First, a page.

While we ended therapy for other reasons — I felt ready and was in a season of change — there did come a point near the end of my therapy with her (she was a white woman) where I did start to feel like there was a little bit of judgment and a little bit of misunderstanding about my culture. I would always write it off because at that point it had been a few years and she had helped me so much. But now, looking back, I think that that is what is one of the biggest fears for Asian Americans and South Asians and people of color: ‘Why go to someone who will probably never be able to relate to my experiences and who will probably judge me or shame me for them?’
It's a very real fear. And that's why I think the process of looking for a therapist is really important. It's really important to be intentional, to be really curious, and to remember that that process is as much about you getting to know the therapist as it is them getting to know you.
Mendoza: What advice would you share with a listener who’s question is: How do you even start looking for and finding the right therapist? We are all unique hybrids and we share our parents' past and traumas whether we like it or not.
Kohli: Unfortunately, finding a therapist is a daunting process. Still, I am a strong believer that therapy can be useful for everyone when you find the right fit. Therapy can be utilized for dealing and healing from trauma, but also it can be used to be a personal development tool. For Asian Americans, especially children of immigrants, a therapist is a great way to learn and build the toolkit for effective communication in relationships, boundary setting, navigating our identity struggles, navigating our learned behaviors and mindsets that might be a product of intergenerational trauma passed down from generations before us, and ultimately exploring the agency that we do have within the systems that we live in and work in and love.
Get Clear on Your 'Why'
The first thing people really need to consider before seeking therapy is getting clear on why:
- Why do you want to go to therapy?
- What are you hoping to gain from it?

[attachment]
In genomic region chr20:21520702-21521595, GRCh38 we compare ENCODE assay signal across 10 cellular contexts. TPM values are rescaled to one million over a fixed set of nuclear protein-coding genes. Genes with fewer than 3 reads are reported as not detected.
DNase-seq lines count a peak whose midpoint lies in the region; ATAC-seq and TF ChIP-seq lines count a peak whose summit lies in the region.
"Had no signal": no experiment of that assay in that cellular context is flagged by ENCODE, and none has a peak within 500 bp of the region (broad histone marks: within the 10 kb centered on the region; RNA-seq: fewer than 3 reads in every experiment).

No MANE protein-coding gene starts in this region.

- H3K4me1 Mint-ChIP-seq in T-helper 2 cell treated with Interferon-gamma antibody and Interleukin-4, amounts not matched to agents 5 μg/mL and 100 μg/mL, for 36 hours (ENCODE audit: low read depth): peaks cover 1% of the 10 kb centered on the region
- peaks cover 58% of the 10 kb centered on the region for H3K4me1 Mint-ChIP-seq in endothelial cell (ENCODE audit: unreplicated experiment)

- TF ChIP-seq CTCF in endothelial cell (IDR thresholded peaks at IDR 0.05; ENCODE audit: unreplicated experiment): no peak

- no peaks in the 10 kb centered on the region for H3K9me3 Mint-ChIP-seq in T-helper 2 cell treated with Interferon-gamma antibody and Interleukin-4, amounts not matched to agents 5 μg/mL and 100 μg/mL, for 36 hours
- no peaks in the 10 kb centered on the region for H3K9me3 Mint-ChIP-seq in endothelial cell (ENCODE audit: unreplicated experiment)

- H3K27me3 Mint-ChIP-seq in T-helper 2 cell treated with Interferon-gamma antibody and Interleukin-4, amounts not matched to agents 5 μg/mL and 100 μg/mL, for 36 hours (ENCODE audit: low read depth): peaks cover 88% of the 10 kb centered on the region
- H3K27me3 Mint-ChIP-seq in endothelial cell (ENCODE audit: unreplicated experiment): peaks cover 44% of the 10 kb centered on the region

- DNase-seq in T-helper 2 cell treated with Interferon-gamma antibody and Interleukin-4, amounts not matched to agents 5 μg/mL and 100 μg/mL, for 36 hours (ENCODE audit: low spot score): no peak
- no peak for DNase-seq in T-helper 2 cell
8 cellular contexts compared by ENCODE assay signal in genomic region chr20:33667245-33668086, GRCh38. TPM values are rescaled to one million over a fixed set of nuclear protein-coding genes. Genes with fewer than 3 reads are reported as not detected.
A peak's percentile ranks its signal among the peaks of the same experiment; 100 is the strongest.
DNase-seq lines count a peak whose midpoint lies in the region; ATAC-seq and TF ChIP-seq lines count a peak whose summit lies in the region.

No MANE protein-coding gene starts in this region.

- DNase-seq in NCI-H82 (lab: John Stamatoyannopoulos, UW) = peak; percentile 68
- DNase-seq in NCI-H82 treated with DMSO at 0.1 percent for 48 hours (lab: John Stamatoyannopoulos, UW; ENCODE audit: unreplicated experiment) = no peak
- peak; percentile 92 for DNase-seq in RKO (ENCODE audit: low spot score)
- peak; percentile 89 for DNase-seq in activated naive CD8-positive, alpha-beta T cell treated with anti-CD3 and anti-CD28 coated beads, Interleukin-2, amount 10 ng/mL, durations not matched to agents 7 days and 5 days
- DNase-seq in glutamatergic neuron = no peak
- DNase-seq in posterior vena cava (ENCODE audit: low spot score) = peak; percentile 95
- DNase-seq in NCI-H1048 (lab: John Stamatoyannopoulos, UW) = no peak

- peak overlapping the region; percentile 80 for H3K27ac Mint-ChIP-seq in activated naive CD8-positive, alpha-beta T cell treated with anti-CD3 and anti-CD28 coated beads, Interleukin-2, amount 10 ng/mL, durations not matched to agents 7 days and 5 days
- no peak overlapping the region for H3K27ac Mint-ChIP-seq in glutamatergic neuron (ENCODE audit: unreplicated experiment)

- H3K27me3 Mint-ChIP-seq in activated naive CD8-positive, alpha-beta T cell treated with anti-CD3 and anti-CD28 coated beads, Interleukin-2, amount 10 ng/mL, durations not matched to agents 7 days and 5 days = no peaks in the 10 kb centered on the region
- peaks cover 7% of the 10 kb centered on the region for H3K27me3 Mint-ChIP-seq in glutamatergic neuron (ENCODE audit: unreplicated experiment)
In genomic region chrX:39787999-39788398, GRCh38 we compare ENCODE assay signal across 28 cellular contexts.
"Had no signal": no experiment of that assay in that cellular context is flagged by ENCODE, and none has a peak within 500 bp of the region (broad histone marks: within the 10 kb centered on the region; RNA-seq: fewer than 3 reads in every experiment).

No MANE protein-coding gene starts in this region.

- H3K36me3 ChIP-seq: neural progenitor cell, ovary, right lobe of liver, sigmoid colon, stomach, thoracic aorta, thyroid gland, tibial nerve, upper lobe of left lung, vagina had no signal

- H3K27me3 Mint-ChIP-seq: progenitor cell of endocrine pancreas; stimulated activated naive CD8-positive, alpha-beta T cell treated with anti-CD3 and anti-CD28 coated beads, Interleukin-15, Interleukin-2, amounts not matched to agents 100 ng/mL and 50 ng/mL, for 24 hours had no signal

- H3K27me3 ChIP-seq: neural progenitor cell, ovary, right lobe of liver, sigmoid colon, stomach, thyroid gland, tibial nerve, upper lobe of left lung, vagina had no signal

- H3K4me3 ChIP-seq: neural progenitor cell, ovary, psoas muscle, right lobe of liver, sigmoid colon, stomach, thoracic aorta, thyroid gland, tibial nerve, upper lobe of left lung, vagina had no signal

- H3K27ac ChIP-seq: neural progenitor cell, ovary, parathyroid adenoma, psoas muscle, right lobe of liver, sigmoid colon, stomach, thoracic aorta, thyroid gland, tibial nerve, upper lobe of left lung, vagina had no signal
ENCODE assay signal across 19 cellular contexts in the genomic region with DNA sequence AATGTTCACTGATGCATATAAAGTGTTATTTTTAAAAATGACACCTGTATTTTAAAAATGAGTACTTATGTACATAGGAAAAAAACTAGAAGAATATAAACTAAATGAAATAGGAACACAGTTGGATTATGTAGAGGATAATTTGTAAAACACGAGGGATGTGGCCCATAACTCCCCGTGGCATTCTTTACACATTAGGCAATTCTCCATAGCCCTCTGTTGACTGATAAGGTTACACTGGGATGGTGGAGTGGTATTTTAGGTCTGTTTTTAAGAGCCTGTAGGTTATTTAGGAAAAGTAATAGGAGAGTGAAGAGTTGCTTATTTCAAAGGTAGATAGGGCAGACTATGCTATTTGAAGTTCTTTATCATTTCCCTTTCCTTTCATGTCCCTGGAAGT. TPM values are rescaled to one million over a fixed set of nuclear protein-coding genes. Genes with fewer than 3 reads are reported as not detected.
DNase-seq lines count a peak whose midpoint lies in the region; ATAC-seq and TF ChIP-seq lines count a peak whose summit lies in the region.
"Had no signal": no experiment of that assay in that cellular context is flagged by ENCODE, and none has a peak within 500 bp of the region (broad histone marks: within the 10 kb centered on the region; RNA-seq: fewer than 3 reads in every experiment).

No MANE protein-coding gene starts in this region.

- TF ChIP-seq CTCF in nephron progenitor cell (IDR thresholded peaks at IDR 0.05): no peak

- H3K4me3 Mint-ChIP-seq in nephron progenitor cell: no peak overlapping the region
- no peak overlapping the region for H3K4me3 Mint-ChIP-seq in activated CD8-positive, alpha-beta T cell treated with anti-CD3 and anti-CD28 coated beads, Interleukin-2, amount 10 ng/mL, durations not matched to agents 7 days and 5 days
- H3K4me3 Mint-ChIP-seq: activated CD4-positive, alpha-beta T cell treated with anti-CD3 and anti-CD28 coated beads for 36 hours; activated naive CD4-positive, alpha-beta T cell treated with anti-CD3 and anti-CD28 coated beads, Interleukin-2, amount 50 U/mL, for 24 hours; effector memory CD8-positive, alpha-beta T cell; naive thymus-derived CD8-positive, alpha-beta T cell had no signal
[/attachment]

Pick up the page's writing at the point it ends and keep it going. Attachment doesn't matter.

- What are your current struggles that you are hoping to manage after you've been in therapy, say, every week for six months?
- What is the goal?
I think it's important to get clear on the why because if you don't know why, it will be really hard to find the right fit. If you can confidently speak to what your needs are, it'll be that much more helpful in finding someone who can help you with those specific needs.
Get Clarity on What It Looks Like
I think it's also important for people to view finding a therapist as a contractual agreement. You're looking for a professional to provide services for you. So the consultation and the first few sessions are as much about you getting to know the therapist as it is about them getting to know you. During the consultation, ask what therapy looks like in the room with them. This will give you an idea of their approach. Every therapist does therapy in different ways. Some therapists might be really engaged, talkative, give you homework, be action-oriented and be more directive. Whereas other therapists may be more passive, not ask that many questions or might focus just on your past and not your future or present.
- If you know that you are someone who wants to go to therapy and wants to be given homework between sessions, you want it to be really collaborative, then you can say that. The therapist will say that is or is not how they practice therapy.
- If you’re someone who isn’t sure what you need, tell them that, too!
- It's really important to bring forth all of your fears, or anxieties, or reservations because you can learn a lot about the therapist by how they engage with you about these concerns and questions.
Statistically, the number one indicator of success in therapy is the relationship between the therapist and client. So, it’s very important that you are comfortable with your therapist. For folks who might have not had a positive experience in therapy before or maybe they had their first consultation call that didn't really go well, I want to say I'm sorry you didn't have a good experience. I do encourage people to keep trying. It is like dating in that way. You're going to find people who you might click with just for a few sessions and then it doesn't feel right anymore. You might find someone that on the first consultation call, you just didn't get a good feeling. Trust your gut. Trust your instinct.